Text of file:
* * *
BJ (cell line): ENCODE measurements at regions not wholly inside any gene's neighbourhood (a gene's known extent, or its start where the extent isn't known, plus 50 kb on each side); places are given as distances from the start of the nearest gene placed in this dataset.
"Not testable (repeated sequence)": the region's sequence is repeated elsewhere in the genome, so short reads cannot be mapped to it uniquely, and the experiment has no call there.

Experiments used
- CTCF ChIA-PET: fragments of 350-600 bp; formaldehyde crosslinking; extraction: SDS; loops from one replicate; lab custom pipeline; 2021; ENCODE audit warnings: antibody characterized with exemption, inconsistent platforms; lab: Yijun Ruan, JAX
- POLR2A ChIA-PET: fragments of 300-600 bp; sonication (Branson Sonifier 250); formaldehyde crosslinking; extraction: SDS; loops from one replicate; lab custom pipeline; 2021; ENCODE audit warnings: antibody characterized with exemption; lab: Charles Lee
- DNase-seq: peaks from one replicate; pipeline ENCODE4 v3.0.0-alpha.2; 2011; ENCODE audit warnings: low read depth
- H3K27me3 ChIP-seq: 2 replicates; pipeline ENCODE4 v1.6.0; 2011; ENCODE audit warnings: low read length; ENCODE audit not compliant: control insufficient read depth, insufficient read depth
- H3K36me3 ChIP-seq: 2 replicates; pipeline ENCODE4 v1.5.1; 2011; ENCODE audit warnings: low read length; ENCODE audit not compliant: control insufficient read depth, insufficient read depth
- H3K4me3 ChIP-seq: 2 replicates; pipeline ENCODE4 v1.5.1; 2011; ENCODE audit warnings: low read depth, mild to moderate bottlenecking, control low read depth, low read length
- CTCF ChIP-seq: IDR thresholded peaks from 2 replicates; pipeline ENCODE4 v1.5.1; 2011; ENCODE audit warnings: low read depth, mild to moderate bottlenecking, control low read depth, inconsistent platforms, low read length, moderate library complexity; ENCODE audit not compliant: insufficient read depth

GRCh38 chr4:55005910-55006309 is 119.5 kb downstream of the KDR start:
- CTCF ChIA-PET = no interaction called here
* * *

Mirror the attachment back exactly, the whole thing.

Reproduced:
BJ (cell line): ENCODE measurements at regions not wholly inside any gene's neighbourhood (a gene's known extent, or its start where the extent isn't known, plus 50 kb on each side); places are given as distances from the start of the nearest gene placed in this dataset.
"Not testable (repeated sequence)": the region's sequence is repeated elsewhere in the genome, so short reads cannot be mapped to it uniquely, and the experiment has no call there.

Experiments used
- CTCF ChIA-PET: fragments of 350-600 bp; formaldehyde crosslinking; extraction: SDS; loops from one replicate; lab custom pipeline; 2021; ENCODE audit warnings: antibody characterized with exemption, inconsistent platforms; lab: Yijun Ruan, JAX
- POLR2A ChIA-PET: fragments of 300-600 bp; sonication (Branson Sonifier 250); formaldehyde crosslinking; extraction: SDS; loops from one replicate; lab custom pipeline; 2021; ENCODE audit warnings: antibody characterized with exemption; lab: Charles Lee
- DNase-seq: peaks from one replicate; pipeline ENCODE4 v3.0.0-alpha.2; 2011; ENCODE audit warnings: low read depth
- H3K27me3 ChIP-seq: 2 replicates; pipeline ENCODE4 v1.6.0; 2011; ENCODE audit warnings: low read length; ENCODE audit not compliant: control insufficient read depth, insufficient read depth
- H3K36me3 ChIP-seq: 2 replicates; pipeline ENCODE4 v1.5.1; 2011; ENCODE audit warnings: low read length; ENCODE audit not compliant: control insufficient read depth, insufficient read depth
- H3K4me3 ChIP-seq: 2 replicates; pipeline ENCODE4 v1.5.1; 2011; ENCODE audit warnings: low read depth, mild to moderate bottlenecking, control low read depth, low read length
- CTCF ChIP-seq: IDR thresholded peaks from 2 replicates; pipeline ENCODE4 v1.5.1; 2011; ENCODE audit warnings: low read depth, mild to moderate bottlenecking, control low read depth, inconsistent platforms, low read length, moderate library complexity; ENCODE audit not compliant: insufficient read depth

GRCh38 chr4:55005910-55006309 is 119.5 kb downstream of the KDR start:
- CTCF ChIA-PET = no interaction called here